The Neurobiology of Addiction

People affected by addiction go from impulsivity to compulsivity. These two stages can also coexist, but they usually happen in that order. Read on to learn more!
The Neurobiology of Addiction

Last update: 18 June, 2020

Addiction exists in many different facets of human life. The most common and well-known is drug addiction. You might define drug addiction as the compulsive behavior to find and consume drugs, loss of control to limit consumption, and a negative emotional state if no drugs are consumed. Most people are fairly familiar with the ins and outs of drug addiction. But what do you know about the neurobiology of addiction?

Some experts define addiction as a cycle with three stages: binge/intoxication, abstinence/negative emotions, and worries/anticipation (anxiety). The last stage worsens with time and causes neuroplastic changes in the reward center of the brain, stress, and executive function systems. (2-4).

Impulsivity “includes readiness to take immediate and unplanned action as a response to internal and external stimuli, with no regard for their negative consequences for themselves or the others”. (5) Compulsive behavior, on the other hand, “consists of repetitive acts that are characterized by the feeling that one ‘has to’ perform them while one is aware that these acts are not in line with one’s overall goal”. (6)

Thus, individuals who suffer from addiction go from impulsivity to compulsivity. These two stages can coexist, but they usually happen in that order. Likewise, the brain acts in a specific way in each of these two stages.

A man wearing a hoodie with hands over face.

The Neurobiology of Addiction during Intoxication

The Reward Mechanism

Addictive drugs activate the brain’s reward centersOne primary focus in neurobiology and the gratifying effects of drugs is the origins and areas of the mesocortical pathway. These play a key role in the gratifying properties of nearly all drugs.

It would seem that intoxication with drugs or alcohol releases dopamine and peptide opioids in the ventral striatum. The rapid and pronounced release of dopamine also has a lot to do with how people feel when they’re on drugs (1).

The Incentives

In some primate studies, researchers discovered that dopamine cells in the brain initially fire in response to a new reward. After repeated exposure to the reward, however, the neurons stopped firing when the predicted award was received.

Instead, they fired when they were exposed to stimuli that were predictive of the reward. Thus, it seems that dopamine has an intimate relationship with how the brain seeks rewards.

The Neurobiology of Addiction during the Anticipation Stage

Scientists believe that this stage is the key to relapse for people suffering from addiction. Addiction is, after all, a chronic relapse disorder. In humans, the desire for the drug involves activation of the prefrontal cortex, including:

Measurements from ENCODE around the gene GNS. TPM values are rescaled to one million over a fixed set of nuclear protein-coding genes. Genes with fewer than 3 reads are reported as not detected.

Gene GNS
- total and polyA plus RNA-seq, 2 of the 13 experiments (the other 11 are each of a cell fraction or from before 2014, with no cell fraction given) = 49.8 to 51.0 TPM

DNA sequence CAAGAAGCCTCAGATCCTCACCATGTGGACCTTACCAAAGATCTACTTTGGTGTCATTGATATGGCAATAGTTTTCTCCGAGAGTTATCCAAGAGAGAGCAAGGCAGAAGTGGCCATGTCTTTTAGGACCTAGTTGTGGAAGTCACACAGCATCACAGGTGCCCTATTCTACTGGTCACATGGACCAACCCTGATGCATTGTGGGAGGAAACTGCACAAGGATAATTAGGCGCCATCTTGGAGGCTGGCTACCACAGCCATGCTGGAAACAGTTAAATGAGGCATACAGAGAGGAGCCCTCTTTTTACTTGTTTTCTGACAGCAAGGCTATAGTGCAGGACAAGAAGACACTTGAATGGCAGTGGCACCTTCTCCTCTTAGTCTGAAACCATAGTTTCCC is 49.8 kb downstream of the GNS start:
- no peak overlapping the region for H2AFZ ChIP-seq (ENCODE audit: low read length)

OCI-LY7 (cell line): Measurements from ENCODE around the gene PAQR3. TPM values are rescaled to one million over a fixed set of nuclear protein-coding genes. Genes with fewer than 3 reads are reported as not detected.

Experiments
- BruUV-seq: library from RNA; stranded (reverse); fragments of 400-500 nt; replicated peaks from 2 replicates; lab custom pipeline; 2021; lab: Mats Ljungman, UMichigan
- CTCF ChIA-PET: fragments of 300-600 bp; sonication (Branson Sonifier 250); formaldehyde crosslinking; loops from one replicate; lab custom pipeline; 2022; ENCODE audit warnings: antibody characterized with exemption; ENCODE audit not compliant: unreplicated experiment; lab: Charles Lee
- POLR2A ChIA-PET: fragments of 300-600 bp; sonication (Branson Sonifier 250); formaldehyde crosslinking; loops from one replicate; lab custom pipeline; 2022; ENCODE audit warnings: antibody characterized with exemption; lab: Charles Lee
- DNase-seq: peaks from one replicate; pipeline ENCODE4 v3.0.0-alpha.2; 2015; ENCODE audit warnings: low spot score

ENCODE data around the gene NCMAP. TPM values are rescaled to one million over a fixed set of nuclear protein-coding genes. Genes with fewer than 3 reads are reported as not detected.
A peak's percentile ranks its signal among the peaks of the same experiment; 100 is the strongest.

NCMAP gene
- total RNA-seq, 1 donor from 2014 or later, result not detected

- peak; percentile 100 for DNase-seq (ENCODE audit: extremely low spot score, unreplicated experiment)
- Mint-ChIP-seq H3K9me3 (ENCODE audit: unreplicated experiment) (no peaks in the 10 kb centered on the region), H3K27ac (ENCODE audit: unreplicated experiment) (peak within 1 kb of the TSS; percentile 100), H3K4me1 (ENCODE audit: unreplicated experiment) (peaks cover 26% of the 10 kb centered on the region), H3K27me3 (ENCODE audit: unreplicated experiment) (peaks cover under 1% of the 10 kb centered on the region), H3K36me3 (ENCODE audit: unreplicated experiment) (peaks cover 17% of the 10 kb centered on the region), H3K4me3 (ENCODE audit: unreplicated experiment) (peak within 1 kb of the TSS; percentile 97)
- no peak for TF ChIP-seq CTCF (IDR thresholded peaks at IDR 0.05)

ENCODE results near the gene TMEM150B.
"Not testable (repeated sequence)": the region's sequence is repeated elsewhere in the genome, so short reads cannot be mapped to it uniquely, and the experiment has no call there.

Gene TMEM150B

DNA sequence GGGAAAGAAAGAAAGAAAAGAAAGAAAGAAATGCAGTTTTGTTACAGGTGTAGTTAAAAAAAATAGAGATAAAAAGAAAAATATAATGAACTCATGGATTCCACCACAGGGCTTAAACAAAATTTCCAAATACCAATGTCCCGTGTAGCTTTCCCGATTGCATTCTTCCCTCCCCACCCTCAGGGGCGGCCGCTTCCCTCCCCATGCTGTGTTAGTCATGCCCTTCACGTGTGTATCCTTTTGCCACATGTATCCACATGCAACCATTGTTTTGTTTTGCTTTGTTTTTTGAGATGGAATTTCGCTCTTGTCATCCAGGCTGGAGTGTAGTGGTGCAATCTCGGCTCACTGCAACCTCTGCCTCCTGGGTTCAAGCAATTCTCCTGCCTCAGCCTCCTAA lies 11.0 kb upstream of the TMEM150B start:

Addiction to cocaine or nicotine also relates to the function of the insular cortex. This area of the brain seems to have an interoceptive function that integrates the autonomic and visceral information with emotion and motivation. In fact, studies show that the insular cortex’s reactivity is a biomarker that can help predict relapse.

Lastly, during this stage, scientists believe that there are two opposite systems at play: the start system (the go system) and the stop system.

An image of the human brain.

Stop and Go Systems

The go system might cause cravings and commitment through the basal ganglia. For example, faster discounting and craving for cocaine in cocaine-dependent people relates to better connectivity in the network that joins the medial prefrontal cortex and the anterior cingulate cortex in the ventral striatum and the network that joins the insular cortex with the dorsal striatum.

The stop system could control the evaluation of the incentive value and also the options and suppressions of the emotional response to negative emotional signals. In that system, a stop system would inhibit the go system and the system of drug cravings.

In conclusion, there are three primary circuits in the neurobiology of addiction. They correspond to what would be the protagonists: the basal ganglia, the amygdala, and the prefrontal cortex.

All cited sources were thoroughly reviewed by our team to ensure their quality, reliability, currency, and validity. The bibliography of this article was considered reliable and of academic or scientific accuracy.

  • Koob, G. F., & Volkow, N. D. (2016). Neurobiology of addiction: a neurocircuitry analysis. The Lancet Psychiatry, 3(8), 760-773.
  • Koob, G. F., & Le Moal, M. (1997). Drug abuse: hedonic homeostatic dysregulation. Science, 278(5335), 52-58.
  • Goldstein, R. Z., & Volkow, N. D. (2002). Drug addiction and its underlying neurobiological basis: neuroimaging evidence for the involvement of the frontal cortex. American Journal of Psychiatry, 159(10), 1642-1652.
  • Baumeister, R. F., Heatherton, T. F., & Tice, D. M. (1994). Losing control: How and why people fail at self-regulation. Academic press.
  • Moeller, F. G., Barratt, E. S., Dougherty, D. M., Schmitz, J. M., & Swann, A. C. (2001). Psychiatric aspects of impulsivity. American journal of psychiatry, 158(11), 1783-1793.
  • Berlin, G. S., & Hollander, E. (2014). Compulsivity, impulsivity, and the DSM-5 process. CNS spectrums, 19(1), 62-68.
  • Contreras‐Rodríguez, O., Albein‐Urios, N., Perales, J. C., Martínez‐Gonzalez, J. M., Vilar‐López, R., Fernández‐Serrano, M. J., … & Verdejo‐García, A. (2015). Cocaine‐specific neuroplasticity in the ventral striatum network is linked to delay discounting and drug relapse. Addiction, 110(12), 1953-1962.

This text is provided for informational purposes only and does not replace consultation with a professional. If in doubt, consult your specialist.